When I Thought My Depression Was 'Cured'

When I was diagnosed with depression, I’m not sure why I was so shocked. I knew in my own mind that I was depressed, but having the actual diagnosis carried so many other things with it. When I knew I needed something to help me with this deep depression I was in, I wondered, “How am I going to tell my parents? Will they be supportive or brush it off like it’s something I can just ‘get over’?” The anxiety was overwhelming.

After I learned my family was very supportive, I made an appointment with a local psychiatrist, and she immediately prescribed some meds. At that point, I was all for it; I just wanted something to relieve the deep depression I was in. To make a long story short, the medications were working wonders. Each time I went to see my psychiatrist, she increased the dosage until I was “maxed out” because that was what I needed. I realized that with SSRI medications (selective seratonin reuptake inhibitors), the dosage had to gradually increase to allow my body to get used to the chemicals. I really started feeling great! I thought, “Wow, this is really working. I’m finally cured.”

Well, not so fast.

When December 2016 came around, I was feeling down, and I thought it was just because of graduation stress. However, I noticed suicidal thoughts creeping back into my mind and feeling so extremely sad all the time. At the turn of the new year, I realized my medications kind of “pooped out,” or stopped working as effectively as they were. Was this normal? I didn’t know. But when my January appointment came around, I was prescribed Wellbutrin on top of my Paxil and Ativan to help alleviate the depression. The Paxil was working nicely for my anxiety, as well as the Ativan. However, depression crept back into my life and nothing made me happy.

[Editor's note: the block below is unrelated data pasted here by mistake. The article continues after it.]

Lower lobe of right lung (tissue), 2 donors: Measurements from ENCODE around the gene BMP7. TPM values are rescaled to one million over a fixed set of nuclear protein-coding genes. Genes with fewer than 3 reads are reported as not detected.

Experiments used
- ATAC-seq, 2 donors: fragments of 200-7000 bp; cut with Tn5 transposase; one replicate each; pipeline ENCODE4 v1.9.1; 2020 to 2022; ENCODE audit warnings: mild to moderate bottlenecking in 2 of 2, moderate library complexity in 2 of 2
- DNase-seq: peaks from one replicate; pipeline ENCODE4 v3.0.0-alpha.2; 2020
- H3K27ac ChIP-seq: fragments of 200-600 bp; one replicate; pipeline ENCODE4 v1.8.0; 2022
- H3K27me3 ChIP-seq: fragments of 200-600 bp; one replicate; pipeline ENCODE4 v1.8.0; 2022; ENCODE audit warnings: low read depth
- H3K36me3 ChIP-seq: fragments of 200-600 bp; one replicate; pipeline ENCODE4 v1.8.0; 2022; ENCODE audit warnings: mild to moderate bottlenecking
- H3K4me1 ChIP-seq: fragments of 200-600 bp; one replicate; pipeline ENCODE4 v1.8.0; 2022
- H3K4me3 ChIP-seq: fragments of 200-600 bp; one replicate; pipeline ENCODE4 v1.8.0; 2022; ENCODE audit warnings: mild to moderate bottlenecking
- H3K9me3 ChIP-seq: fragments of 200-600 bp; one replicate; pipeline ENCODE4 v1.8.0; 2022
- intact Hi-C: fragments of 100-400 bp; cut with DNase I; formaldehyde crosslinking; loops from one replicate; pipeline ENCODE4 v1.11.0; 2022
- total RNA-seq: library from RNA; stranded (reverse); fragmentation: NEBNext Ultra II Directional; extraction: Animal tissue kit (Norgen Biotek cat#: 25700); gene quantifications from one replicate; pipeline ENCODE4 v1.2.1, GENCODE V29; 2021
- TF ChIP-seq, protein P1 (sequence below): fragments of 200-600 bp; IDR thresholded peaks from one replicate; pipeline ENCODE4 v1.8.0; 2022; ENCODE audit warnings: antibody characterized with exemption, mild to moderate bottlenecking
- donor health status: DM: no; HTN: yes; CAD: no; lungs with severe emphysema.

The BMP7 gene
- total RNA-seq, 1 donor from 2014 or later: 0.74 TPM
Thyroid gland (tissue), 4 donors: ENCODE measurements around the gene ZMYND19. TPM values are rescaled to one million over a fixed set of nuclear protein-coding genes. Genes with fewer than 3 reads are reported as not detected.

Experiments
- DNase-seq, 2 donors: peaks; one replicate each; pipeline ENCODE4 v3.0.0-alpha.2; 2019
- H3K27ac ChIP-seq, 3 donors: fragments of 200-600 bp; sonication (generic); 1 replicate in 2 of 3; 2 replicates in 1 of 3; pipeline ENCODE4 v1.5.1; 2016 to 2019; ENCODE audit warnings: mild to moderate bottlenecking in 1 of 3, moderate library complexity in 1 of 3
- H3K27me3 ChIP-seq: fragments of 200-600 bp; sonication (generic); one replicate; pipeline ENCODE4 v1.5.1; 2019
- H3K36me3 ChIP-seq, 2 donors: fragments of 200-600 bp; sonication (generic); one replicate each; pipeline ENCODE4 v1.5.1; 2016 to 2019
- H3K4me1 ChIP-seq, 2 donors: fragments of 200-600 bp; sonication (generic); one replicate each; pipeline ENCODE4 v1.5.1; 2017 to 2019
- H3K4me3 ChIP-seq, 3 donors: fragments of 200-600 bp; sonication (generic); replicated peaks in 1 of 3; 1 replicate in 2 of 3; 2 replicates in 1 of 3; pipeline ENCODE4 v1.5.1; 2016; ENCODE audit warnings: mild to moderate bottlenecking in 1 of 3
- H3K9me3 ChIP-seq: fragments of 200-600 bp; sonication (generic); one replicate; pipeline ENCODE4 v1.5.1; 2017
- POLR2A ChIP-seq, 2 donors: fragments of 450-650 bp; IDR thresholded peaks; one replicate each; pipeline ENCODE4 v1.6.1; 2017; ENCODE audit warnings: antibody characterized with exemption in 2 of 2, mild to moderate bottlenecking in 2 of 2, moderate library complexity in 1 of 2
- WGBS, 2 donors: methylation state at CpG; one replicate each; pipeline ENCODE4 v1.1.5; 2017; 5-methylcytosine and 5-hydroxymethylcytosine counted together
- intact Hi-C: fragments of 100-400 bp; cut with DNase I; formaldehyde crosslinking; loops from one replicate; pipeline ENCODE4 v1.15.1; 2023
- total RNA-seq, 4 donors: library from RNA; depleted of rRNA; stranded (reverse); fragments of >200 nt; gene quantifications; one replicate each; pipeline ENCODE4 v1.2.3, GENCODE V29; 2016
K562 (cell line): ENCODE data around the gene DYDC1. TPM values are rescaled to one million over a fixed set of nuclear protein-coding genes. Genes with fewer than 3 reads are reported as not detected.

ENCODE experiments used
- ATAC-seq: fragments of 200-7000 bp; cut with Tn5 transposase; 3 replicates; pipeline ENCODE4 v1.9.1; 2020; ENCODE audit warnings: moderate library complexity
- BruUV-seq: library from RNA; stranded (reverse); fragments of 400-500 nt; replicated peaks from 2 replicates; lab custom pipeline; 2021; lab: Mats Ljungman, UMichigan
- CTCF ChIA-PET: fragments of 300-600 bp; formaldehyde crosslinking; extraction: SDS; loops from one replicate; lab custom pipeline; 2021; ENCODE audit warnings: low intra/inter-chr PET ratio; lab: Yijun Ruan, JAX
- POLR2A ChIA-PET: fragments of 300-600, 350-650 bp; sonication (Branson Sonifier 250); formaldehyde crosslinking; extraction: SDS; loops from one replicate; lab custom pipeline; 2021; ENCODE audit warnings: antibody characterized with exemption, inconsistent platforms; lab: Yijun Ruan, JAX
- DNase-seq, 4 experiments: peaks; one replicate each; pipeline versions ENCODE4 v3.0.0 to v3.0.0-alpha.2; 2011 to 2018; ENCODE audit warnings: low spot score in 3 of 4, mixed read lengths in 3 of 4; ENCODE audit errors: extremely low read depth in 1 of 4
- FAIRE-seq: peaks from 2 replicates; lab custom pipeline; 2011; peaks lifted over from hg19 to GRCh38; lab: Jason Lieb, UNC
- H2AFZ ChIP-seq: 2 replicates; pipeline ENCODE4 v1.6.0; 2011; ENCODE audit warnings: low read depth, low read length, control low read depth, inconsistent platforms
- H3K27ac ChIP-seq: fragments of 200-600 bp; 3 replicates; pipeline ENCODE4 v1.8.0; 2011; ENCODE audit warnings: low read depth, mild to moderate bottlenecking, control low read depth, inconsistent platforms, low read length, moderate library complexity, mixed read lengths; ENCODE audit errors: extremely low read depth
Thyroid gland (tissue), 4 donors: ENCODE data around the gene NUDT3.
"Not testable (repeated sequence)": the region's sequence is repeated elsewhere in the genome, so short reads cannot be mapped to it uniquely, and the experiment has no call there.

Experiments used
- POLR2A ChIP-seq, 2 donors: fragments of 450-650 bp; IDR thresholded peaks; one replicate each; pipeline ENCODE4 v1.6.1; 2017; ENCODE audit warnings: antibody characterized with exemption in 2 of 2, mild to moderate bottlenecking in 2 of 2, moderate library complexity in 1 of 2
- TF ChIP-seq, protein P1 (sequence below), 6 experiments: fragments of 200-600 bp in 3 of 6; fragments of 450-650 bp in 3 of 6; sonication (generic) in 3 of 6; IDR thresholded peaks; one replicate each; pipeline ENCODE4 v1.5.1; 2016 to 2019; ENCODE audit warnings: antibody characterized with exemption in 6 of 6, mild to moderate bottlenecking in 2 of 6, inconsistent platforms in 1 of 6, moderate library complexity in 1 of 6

People could take a look at my life and say, “She has a nice boyfriend who loves her, she has a supportive family, she just finished college with a bachelor’s degree, she’s going to job interviews, she has a brand new car… Others have it so much worse. There’s no reason to be unhappy.” You see, that’s the thing. Depression doesn’t care that you have all these wonderful things going on in your life. Depression takes over and makes you feel like those wonderful things will soon leave you or not work out in the end. Depression messes with you and can turn happy moments into deep sadness.

I have learned to accept my depression, as well as my anxiety. It’s who I am, and they are a part of my story. It’s not easy going through the treatments and thinking they’ll never work or that they’ll eventually stop working, but knowing my experience is unique from everyone else’s is what keeps me going. I have really good days, but I also have really bad days. I hope any of you reading this who do struggle with anxiety and depression and are on medication(s) realize that nothing is typical when it comes to these conditions. Finding what works for you takes time, and believe me, it’s worth the wait.

Stay strong, you can do this.

Image via Thinkstock.

If you or someone you know needs help, visit our suicide prevention resources page.

If you need support right now, call the National Suicide Prevention Lifeline at 1-800-273-8255 or text “START” to 741-741.

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